I bought a 3-axis magnetometer (Similar to this one ) And plugged into an Arduino in order to read the heading value. I mounted it on my robot and I drove with the robot for around 30 meters, turned 180 degrees and drove back to my starting position. I plotted the heading value and it shows inconsistent values. The 180 degrees turn started at sec 55, the rest is driving in one direction using a joystick and following a wall as reference so small deviations are expected but not that big as in the image.

enter image description here

When the robot is turning in-place, there is no such problem and the heading variation follows the rotation of the robot. The robot (Turtlebot) is a little bit shaky such that the magnetometer doesn't always have the x and y axes parallel to the floor but I don't think few degrees of offset can cause such a huge difference. I calculate the heading as follows:

heading = atan2(y field intensity, x field intensity)

Why does this happen? Could it be form some metals or electric wires under the floor? Can you suggest a more robust method/sensor for estimating the heading in indoor environments?


I drove the same path again and the pattern similarity is making it even weirder enter image description here


2 Answers 2


Apparently a magnetometer is useless in indoor environments like man made buildings. I cite from this paper Multi-Magnetometer Based Perturbation Mitigation for Indoor Orientation Estimation

Nevertheless, the success of these sensors for orientation estimation is conditioned by their capacity to sense Earth’s magnetic field in environments full of magnetic anomalies like urban canyons and indoors. These artificial fields contaminate Earth’s magnetic field measurements, making orientation estimation very difficult in heavily perturbed areas.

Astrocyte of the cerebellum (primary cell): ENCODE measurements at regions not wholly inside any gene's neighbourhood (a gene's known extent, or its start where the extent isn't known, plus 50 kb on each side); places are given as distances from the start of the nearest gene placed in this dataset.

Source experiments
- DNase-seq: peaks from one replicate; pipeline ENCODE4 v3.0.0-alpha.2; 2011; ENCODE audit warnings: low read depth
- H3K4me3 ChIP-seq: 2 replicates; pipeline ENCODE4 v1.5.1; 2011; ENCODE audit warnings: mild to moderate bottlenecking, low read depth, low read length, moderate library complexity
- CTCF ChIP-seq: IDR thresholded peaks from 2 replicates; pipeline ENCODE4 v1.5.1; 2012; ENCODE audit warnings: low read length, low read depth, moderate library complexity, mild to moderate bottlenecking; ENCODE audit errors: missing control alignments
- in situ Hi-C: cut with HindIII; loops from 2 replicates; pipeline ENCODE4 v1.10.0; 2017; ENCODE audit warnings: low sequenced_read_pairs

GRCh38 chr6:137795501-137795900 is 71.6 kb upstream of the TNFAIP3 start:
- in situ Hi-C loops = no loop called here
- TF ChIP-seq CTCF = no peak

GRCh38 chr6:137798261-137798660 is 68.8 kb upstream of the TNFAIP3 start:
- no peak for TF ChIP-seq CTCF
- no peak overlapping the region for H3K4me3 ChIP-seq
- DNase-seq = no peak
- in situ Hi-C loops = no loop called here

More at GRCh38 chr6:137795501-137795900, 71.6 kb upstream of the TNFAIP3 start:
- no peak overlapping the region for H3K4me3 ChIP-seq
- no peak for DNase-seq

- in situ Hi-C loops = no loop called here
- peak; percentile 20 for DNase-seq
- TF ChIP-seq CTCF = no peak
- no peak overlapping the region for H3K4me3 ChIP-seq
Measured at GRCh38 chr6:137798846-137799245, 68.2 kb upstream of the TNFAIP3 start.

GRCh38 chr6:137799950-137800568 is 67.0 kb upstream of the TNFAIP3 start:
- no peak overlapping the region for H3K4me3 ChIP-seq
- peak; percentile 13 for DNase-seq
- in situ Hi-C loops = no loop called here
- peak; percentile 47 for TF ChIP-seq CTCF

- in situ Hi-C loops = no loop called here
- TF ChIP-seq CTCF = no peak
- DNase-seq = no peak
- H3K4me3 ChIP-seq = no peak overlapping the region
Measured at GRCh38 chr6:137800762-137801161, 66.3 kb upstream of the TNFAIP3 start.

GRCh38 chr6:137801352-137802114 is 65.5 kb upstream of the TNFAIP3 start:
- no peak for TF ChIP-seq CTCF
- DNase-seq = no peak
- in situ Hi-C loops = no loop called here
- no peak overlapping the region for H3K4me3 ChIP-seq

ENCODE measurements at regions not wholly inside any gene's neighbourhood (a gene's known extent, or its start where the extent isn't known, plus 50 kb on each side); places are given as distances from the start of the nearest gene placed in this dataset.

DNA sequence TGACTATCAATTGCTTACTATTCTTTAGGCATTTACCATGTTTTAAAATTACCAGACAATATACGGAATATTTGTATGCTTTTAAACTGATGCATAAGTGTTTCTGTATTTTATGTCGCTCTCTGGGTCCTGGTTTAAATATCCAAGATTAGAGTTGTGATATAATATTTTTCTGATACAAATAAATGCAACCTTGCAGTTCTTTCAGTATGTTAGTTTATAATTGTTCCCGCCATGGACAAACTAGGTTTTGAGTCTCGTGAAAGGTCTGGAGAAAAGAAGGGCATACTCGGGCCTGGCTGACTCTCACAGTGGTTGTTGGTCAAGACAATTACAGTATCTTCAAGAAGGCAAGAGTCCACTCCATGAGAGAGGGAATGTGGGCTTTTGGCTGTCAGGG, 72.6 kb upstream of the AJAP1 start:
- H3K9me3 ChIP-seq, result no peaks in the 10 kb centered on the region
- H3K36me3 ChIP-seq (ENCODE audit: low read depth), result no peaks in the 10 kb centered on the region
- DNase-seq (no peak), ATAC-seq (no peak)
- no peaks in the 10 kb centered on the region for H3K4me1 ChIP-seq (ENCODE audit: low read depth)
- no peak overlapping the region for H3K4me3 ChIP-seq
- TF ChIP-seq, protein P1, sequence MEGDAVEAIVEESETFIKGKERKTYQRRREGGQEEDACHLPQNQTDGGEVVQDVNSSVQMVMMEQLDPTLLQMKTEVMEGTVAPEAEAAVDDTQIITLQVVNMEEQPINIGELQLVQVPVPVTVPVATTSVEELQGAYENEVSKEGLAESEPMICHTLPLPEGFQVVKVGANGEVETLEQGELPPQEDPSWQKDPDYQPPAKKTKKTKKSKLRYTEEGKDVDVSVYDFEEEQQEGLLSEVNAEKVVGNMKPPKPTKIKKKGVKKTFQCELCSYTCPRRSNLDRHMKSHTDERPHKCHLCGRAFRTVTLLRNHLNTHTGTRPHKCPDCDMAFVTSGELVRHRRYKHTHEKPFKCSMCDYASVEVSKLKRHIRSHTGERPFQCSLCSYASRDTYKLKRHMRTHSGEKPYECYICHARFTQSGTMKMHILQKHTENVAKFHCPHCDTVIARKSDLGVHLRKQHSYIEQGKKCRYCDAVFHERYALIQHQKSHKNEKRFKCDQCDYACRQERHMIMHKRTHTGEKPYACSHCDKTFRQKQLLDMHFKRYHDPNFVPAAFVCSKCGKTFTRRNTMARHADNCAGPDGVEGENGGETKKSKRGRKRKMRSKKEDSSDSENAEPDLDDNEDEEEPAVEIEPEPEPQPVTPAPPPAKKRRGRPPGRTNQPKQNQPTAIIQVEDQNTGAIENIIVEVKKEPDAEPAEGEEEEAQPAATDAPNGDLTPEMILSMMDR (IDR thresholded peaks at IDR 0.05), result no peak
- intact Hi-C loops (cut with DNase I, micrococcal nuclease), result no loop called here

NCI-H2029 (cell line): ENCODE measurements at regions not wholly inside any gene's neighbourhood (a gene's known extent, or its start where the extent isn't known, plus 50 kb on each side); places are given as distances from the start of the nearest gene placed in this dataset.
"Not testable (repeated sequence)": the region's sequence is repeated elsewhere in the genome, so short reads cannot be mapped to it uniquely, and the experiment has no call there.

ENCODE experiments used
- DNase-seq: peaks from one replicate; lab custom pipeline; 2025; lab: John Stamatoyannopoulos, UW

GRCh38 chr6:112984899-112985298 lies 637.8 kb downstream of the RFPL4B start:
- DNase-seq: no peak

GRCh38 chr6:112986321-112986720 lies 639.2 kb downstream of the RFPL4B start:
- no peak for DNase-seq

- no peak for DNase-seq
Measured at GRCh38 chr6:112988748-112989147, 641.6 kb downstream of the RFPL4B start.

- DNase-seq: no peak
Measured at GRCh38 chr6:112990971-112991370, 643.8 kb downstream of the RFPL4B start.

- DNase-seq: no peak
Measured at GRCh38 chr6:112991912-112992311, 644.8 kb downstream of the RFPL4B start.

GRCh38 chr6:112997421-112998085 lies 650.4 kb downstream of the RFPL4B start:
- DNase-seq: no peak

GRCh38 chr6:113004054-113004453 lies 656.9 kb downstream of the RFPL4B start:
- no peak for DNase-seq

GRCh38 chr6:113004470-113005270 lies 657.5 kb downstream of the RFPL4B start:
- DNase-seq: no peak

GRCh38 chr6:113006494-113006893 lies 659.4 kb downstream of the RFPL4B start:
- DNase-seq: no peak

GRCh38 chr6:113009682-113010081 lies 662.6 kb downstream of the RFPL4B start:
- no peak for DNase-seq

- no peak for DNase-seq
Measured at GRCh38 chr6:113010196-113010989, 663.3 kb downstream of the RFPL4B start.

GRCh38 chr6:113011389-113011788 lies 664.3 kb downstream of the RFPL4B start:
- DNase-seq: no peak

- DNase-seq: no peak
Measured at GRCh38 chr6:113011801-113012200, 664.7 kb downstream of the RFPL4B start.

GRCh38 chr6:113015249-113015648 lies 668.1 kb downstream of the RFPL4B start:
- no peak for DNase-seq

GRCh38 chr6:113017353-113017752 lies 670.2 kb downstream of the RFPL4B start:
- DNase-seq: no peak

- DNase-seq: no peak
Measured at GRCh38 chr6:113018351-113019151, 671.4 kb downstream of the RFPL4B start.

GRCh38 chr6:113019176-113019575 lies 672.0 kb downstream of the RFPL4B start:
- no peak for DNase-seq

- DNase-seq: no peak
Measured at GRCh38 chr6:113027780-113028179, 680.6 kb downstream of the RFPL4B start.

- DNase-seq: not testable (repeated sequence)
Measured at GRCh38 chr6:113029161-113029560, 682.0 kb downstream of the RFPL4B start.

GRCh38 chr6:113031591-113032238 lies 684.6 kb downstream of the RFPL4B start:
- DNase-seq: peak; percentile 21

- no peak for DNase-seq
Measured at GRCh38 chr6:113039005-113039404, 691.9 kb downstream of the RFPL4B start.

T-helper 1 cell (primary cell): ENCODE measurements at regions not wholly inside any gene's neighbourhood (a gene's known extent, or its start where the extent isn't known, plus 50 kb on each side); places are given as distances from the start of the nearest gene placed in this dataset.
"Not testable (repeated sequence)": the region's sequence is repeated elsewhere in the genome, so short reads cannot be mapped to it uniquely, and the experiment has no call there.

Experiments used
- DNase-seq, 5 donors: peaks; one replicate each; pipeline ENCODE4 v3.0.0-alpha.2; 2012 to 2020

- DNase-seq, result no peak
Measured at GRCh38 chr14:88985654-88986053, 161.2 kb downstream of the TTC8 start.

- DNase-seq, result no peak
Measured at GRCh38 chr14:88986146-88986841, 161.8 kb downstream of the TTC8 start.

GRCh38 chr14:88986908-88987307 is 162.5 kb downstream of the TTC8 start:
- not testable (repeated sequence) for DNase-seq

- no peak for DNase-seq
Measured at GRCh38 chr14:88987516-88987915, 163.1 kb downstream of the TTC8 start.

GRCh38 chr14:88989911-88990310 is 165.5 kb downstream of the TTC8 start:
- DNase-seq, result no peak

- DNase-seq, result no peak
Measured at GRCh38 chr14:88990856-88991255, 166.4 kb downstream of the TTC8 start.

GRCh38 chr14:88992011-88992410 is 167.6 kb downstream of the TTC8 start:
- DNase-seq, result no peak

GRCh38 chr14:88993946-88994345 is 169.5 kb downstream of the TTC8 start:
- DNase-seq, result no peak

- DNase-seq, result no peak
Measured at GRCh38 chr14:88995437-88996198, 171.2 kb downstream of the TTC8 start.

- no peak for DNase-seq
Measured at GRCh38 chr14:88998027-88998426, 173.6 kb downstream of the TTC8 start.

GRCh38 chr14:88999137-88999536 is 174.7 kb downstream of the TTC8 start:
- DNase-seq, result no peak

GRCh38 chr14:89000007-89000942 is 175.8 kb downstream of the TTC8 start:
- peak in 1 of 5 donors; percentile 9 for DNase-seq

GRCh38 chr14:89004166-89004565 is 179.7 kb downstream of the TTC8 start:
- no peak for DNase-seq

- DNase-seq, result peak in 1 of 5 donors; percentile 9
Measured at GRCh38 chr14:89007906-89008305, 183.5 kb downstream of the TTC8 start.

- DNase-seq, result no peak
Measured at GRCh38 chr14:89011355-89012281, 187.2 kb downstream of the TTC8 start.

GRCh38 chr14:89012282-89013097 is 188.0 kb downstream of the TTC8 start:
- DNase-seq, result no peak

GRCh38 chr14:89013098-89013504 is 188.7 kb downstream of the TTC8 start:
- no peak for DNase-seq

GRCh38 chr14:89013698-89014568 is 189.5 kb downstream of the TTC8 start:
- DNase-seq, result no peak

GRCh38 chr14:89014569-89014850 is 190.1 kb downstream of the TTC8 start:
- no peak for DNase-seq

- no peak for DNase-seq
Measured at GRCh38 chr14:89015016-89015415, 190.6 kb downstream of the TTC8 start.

Everything looks fine to me.

Imagine if you kept driving in clockwise circles. Would you want your heading to be 18064? Would that mean anything to you? Which direction are you facing?

No, instead whenever you would go below 0 it puts you up to 359, because counter clockwise of North is North-Northwest.

Similarly, clockwise of North is North-Northeast, so instead of going from 359 to 361 you go to 1 instead.

All you are seeing is the output giving you a useful heading, which means "wrapping" from 0 to 360 because these are actually the same values. Similar to how a clock "jumps" from 12 to 1 (or 23 to 1, depending on your background).

  • $\begingroup$ What about the "driving in ONE direction"? $\endgroup$
    – Mehdi
    Dec 23, 2015 at 13:25
  • 1
    $\begingroup$ Ah my fault; I misread the question. The plot looks normal for an arbitrary drive cycle, but incorrect for your straight-180-straight cycle. In that case I would agree with your answer, that you're passing magnetic fields such as power wiring that are interfering with your reading. The simple way to verify this is to go outside and see if your data looks worse, the same, or better. $\endgroup$
    – Chuck
    Dec 23, 2015 at 14:12

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